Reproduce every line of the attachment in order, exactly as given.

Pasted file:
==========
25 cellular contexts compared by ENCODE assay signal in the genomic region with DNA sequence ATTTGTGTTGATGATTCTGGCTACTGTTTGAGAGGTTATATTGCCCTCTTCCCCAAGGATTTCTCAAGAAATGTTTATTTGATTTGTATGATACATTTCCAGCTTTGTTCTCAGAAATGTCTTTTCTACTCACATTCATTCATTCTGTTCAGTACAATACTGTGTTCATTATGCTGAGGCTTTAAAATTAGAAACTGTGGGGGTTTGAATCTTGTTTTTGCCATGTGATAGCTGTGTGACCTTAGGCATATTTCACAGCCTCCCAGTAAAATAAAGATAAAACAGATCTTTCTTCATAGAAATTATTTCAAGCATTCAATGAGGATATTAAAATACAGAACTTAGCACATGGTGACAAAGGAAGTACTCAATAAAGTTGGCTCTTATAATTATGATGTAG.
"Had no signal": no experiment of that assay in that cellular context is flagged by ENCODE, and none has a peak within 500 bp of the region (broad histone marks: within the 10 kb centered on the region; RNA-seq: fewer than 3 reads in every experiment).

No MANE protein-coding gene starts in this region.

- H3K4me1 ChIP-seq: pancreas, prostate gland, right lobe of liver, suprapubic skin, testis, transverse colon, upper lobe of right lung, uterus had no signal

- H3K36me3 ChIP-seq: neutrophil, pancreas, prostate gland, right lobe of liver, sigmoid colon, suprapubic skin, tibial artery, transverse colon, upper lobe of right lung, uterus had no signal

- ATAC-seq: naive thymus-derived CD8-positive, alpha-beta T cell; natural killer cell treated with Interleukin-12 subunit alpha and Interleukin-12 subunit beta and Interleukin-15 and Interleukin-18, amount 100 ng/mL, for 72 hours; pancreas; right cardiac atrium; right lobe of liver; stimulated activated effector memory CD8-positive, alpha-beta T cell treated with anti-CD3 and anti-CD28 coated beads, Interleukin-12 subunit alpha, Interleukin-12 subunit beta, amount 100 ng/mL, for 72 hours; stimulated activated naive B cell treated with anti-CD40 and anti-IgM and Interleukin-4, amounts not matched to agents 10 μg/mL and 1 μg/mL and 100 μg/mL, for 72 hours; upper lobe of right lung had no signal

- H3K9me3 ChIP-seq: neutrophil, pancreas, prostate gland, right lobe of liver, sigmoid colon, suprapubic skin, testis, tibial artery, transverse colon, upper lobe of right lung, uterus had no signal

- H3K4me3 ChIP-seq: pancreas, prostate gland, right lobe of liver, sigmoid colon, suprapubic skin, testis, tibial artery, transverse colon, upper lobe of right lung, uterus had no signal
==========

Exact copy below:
25 cellular contexts compared by ENCODE assay signal in the genomic region with DNA sequence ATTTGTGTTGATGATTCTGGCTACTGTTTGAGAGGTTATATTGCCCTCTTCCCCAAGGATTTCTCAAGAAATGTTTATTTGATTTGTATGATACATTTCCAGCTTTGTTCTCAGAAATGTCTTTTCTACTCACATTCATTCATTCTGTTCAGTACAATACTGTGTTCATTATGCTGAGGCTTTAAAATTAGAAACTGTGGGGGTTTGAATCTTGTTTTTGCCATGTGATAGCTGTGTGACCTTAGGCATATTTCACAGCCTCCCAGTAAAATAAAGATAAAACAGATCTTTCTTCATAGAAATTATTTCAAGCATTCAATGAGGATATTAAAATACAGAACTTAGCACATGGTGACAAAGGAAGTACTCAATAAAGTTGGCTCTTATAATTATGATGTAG.
"Had no signal": no experiment of that assay in that cellular context is flagged by ENCODE, and none has a peak within 500 bp of the region (broad histone marks: within the 10 kb centered on the region; RNA-seq: fewer than 3 reads in every experiment).

No MANE protein-coding gene starts in this region.

- H3K4me1 ChIP-seq: pancreas, prostate gland, right lobe of liver, suprapubic skin, testis, transverse colon, upper lobe of right lung, uterus had no signal

- H3K36me3 ChIP-seq: neutrophil, pancreas, prostate gland, right lobe of liver, sigmoid colon, suprapubic skin, tibial artery, transverse colon, upper lobe of right lung, uterus had no signal

- ATAC-seq: naive thymus-derived CD8-positive, alpha-beta T cell; natural killer cell treated with Interleukin-12 subunit alpha and Interleukin-12 subunit beta and Interleukin-15 and Interleukin-18, amount 100 ng/mL, for 72 hours; pancreas; right cardiac atrium; right lobe of liver; stimulated activated effector memory CD8-positive, alpha-beta T cell treated with anti-CD3 and anti-CD28 coated beads, Interleukin-12 subunit alpha, Interleukin-12 subunit beta, amount 100 ng/mL, for 72 hours; stimulated activated naive B cell treated with anti-CD40 and anti-IgM and Interleukin-4, amounts not matched to agents 10 μg/mL and 1 μg/mL and 100 μg/mL, for 72 hours; upper lobe of right lung had no signal

- H3K9me3 ChIP-seq: neutrophil, pancreas, prostate gland, right lobe of liver, sigmoid colon, suprapubic skin, testis, tibial artery, transverse colon, upper lobe of right lung, uterus had no signal

- H3K4me3 ChIP-seq: pancreas, prostate gland, right lobe of liver, sigmoid colon, suprapubic skin, testis, tibial artery, transverse colon, upper lobe of right lung, uterus had no signal